Dr. Margaret Oulton (PhD’75) — a professor and prenatal researcher who made a discovery that would eventually lead to the safe delivery of over 10,000 infants across our region — is the inaugural recipient of the Dalhousie Golden Eagle Lifetime Achievement Award. It recognizes remarkable and long-standing connection and commitment to the advancement of academic excellence at Dalhousie University.

by Christena Copeland

Two fate-driven walks in the snow led Dr. Margaret Oulton (PhD’75) to make decisions that would forever impact her life and work. The first walk took place when she was a young university student. Engaging the advice of her brother, Dr. Oulton debated whether or not she should take a challenging course in physical chemistry, which would allow her to complete a Bachelor of Science in Chemistry, or drop the course, and finish with a Bachelor of Arts instead. It was the early 1960s, and at the time, she didn’t envision a future where she would need a science degree. The two walked along the Acadia University campus, as snow gently fell from the sky. The decision was eventually a decisive “no” and she dropped physical chemistry, moved onto studying at Dalhousie University to complete her final credits, transferring them back to Acadia, to finish with a degree in arts.

“At the time, I didn’t consider myself to be a great student,” explains Dr. Oulton. “I enjoyed science, but school wasn’t a big personal priority. I met my future husband when I began studying at Dalhousie, and in time, we got married and started a family.” Aside from being a wife and mother, Dr. Oulton began teaching grades seven through 12, at a junior and senior high school in Harvey Station, N.B.

An unexpected career in science leads to a “eureka” moment

Flashforward several years, and Dr. Oulton took another life-altering walk in the snow; she was contemplating whether or not she should take that same course in physical chemistry she dropped at Acadia, only this time at Dalhousie University. The course would allow her entrance into the Masters of Biochemistry program. Having already worked as a research lab tech in the Department, Dr. Oulton had begun taking courses in biochemistry part time. She proved to have an aptitude for the program, earning top marks in her courses. Dr. Oulton’s intellect caught the attention of the faculty, and they were eager to have her become a part of their team. This time, Dr. Oulton engaged the advice of her husband Ian, and they walked through a snowy Dalhousie campus, pondering whether they could manage her being in school, as they raised their young family. This time, the answer was “yes”, and Dr. Oulton embarked on what would prove to be an illustrious career.

Dr. Oulton with Dr. Michiel Van den Hof, a professor in the Division of Maternal Fetal Medicine at Dalhousie

In 1975, Dr. Oulton earned a PhD in Biochemistry, something of which she said felt like vindication after what she deemed to be her less than stellar performance during her undergrad. No matter: Dr. Oulton had found her place as a mature student and now, as an esteemed scientist. For the next three decades, Dr. Oulton became a steadfast and valued member of the Dalhousie community, earning professorships in the departments of Physiology and Biophysics, and Obstetrics and Gynecology. Beyond these remarkable endeavours, Dr. Oulton was a champion for women, demonstrating this as a staff scientist at the IWK Health Centre and as a lead medical researcher at Dalhousie’s Faculty of Medicine. Much of Dr. Oulton’s award-winning research focused on advancing health outcomes for infants who were at risk for serious breathing issues. In fact, while leading a team of researchers at Dalhousie’s Faculty of Medicine, Dr. Oulton had what she called her “eureka” moment.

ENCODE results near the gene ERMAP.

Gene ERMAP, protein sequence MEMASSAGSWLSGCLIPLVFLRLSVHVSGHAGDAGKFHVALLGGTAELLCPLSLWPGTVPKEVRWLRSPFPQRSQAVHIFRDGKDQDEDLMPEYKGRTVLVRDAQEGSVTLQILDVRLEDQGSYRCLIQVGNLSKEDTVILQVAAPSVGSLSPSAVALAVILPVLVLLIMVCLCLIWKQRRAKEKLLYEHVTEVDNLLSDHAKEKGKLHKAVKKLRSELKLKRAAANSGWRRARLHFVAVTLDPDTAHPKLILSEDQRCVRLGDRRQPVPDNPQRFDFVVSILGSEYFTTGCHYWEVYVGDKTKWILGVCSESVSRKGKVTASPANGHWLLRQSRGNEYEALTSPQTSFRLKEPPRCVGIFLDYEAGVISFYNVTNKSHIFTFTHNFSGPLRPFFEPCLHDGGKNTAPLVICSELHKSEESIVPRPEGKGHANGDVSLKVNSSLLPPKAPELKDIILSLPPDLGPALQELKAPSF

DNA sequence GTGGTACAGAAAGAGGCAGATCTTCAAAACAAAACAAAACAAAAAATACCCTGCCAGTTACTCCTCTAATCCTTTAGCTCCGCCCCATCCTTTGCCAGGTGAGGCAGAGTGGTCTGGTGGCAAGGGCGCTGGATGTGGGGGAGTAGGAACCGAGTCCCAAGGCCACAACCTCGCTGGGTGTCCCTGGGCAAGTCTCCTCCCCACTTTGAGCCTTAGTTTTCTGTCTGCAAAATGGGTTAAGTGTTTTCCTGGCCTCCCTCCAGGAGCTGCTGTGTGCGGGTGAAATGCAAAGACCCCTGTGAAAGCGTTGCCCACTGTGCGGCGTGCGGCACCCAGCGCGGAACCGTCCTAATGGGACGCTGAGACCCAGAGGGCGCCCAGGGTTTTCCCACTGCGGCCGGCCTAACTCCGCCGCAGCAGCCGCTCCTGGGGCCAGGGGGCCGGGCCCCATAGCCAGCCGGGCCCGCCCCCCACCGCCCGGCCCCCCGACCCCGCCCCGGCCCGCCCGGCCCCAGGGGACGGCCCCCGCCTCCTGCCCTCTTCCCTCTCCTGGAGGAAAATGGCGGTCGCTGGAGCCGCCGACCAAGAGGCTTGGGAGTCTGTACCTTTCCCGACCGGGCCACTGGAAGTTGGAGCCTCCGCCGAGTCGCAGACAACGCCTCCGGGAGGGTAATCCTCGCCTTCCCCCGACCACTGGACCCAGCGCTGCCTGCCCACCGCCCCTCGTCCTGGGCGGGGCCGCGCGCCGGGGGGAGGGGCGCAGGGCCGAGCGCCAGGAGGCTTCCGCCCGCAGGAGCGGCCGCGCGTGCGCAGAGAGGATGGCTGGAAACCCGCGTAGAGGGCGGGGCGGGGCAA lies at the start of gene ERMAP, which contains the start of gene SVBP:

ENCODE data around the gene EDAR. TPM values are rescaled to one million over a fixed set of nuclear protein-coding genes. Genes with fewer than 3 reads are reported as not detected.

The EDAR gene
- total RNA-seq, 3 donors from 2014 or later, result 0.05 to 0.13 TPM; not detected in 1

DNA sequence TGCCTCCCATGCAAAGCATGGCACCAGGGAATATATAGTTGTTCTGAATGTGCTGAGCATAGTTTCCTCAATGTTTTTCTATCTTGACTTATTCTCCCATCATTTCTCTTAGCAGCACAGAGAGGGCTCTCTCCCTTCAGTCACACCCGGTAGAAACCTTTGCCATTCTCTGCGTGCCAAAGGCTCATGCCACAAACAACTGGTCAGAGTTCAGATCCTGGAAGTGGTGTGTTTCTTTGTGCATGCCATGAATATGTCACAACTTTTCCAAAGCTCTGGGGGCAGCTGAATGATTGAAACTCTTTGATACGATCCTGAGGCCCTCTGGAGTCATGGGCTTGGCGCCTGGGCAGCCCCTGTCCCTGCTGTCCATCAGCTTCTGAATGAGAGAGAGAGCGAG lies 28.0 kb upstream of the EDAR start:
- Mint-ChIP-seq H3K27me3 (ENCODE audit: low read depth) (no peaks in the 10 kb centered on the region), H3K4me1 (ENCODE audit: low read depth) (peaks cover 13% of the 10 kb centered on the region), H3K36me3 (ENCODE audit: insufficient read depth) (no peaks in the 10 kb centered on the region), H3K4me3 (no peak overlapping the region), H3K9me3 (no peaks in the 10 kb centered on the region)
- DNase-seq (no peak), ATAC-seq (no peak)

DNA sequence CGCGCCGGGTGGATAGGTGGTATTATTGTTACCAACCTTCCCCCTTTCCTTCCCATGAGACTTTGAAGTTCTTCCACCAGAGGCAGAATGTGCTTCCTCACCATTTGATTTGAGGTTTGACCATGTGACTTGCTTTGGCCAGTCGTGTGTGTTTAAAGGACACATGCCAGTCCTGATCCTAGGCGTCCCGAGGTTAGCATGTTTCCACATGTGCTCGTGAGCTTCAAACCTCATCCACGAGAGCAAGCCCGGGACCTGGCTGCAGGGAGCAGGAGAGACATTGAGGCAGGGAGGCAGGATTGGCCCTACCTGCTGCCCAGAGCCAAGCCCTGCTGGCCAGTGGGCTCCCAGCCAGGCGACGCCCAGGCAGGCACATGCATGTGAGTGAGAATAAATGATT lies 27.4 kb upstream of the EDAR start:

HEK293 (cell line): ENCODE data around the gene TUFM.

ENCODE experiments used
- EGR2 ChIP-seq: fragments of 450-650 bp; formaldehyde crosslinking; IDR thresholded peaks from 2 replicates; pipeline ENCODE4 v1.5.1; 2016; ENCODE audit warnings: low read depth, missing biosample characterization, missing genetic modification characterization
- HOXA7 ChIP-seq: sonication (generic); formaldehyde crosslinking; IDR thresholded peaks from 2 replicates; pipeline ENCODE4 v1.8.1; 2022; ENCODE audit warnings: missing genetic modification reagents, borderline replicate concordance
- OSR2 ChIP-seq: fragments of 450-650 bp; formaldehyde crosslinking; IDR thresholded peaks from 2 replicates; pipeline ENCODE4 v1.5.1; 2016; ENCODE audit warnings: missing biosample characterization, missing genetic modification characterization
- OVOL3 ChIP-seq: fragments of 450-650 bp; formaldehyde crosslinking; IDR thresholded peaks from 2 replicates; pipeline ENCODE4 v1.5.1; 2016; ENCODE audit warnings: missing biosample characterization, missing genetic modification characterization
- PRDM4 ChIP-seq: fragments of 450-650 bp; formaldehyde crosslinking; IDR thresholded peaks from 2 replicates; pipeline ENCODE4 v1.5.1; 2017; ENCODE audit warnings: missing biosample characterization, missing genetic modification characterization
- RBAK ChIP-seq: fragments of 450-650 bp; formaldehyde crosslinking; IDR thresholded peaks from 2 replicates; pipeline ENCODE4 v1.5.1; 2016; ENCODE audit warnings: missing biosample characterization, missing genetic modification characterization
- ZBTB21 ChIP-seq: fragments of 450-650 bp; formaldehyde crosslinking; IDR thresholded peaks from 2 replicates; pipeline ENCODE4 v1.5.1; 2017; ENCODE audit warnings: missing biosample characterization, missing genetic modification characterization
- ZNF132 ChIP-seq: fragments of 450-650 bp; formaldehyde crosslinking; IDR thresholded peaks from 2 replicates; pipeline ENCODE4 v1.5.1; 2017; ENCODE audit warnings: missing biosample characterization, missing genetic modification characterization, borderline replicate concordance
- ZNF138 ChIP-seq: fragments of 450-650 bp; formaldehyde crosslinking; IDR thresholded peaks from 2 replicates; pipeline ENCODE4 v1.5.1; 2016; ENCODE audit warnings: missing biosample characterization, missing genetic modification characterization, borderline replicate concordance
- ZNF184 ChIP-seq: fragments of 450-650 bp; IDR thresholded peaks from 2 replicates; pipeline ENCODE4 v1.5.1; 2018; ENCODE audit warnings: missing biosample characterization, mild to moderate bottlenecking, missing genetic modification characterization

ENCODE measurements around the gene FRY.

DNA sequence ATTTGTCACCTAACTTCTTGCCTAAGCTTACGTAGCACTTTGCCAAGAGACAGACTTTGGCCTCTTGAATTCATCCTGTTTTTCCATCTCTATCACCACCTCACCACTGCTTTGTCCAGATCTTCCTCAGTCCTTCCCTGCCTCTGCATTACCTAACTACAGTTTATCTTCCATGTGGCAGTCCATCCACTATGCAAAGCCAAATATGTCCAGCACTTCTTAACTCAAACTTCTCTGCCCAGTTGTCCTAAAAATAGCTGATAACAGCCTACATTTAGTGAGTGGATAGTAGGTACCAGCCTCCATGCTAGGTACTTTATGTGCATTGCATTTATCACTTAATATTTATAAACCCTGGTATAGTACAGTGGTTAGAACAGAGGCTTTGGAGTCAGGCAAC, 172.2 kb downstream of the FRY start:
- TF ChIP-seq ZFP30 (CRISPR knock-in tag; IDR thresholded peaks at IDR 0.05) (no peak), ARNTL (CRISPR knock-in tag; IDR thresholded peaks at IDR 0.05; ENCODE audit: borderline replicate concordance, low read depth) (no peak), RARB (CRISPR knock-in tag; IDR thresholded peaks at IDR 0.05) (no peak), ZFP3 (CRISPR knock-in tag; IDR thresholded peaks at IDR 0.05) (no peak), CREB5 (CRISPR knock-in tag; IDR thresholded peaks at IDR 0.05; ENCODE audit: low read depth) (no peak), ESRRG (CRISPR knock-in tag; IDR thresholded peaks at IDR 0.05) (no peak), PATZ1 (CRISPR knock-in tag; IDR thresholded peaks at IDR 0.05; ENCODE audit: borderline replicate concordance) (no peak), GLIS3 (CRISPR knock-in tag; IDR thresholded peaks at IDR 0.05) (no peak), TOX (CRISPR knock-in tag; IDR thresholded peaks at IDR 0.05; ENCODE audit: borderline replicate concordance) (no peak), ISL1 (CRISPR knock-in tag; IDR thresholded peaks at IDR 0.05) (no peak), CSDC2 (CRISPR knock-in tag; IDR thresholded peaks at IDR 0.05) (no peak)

“It was an exciting discovery,” says Dr. Oulton. “Using the process of centrifugation to separate the sediment portion of amniotic fluid and examining the sediment with very powerful electron microscopy, we discovered the presence of fetal lung surfactant in the form of discrete membranous structures called lancelllar bodies. This was our “eureka moment!” In the simplest of terms, Dr. Oulton’s team’s analysis showed good correlation between the presence of this surfactant and fetal lung function, in a trial study with 91 patients.

This discovery led to the development of an accurate and ground-breaking test to determine if an unborn infant’s lungs had developed sufficiently for them to withstand induced premature birth. Over the course of twenty years, this test allowed for the safe delivery of over 10,000 infants in Atlantic Canada.

Finding solutions today and into the future

Flashforward to the year 2020, and the world was entrenched in a global health crisis created by the novel coronavirus, COVID-19. Although retired for some time, Dr. Oulton’s work would be used by many researchers in important COVID-19 research. In fact, her work helped to inform researchers that lung surfactant is destroyed by the coronavirus. Indeed, her published articles have been cited over 450 times since her ‘eureka’ moment.

Dr. Oulton with her daughter, Krista Welsh

Today, Dr. Oulton is still passionate about science. Her latest focus is on the environment and how we can positively impact climate action.

“I see the great work Dalhousie is doing in climate action research and I get excited,” she says. “It’s time for us to stop focusing on what the problem is and to find solutions. I want a healthy planet for my children, grandchildren, and great grandchildren, so they too can take lifechanging walks in the snow and make decisions that will forever impact their lives. They deserve that. We all deserve that.”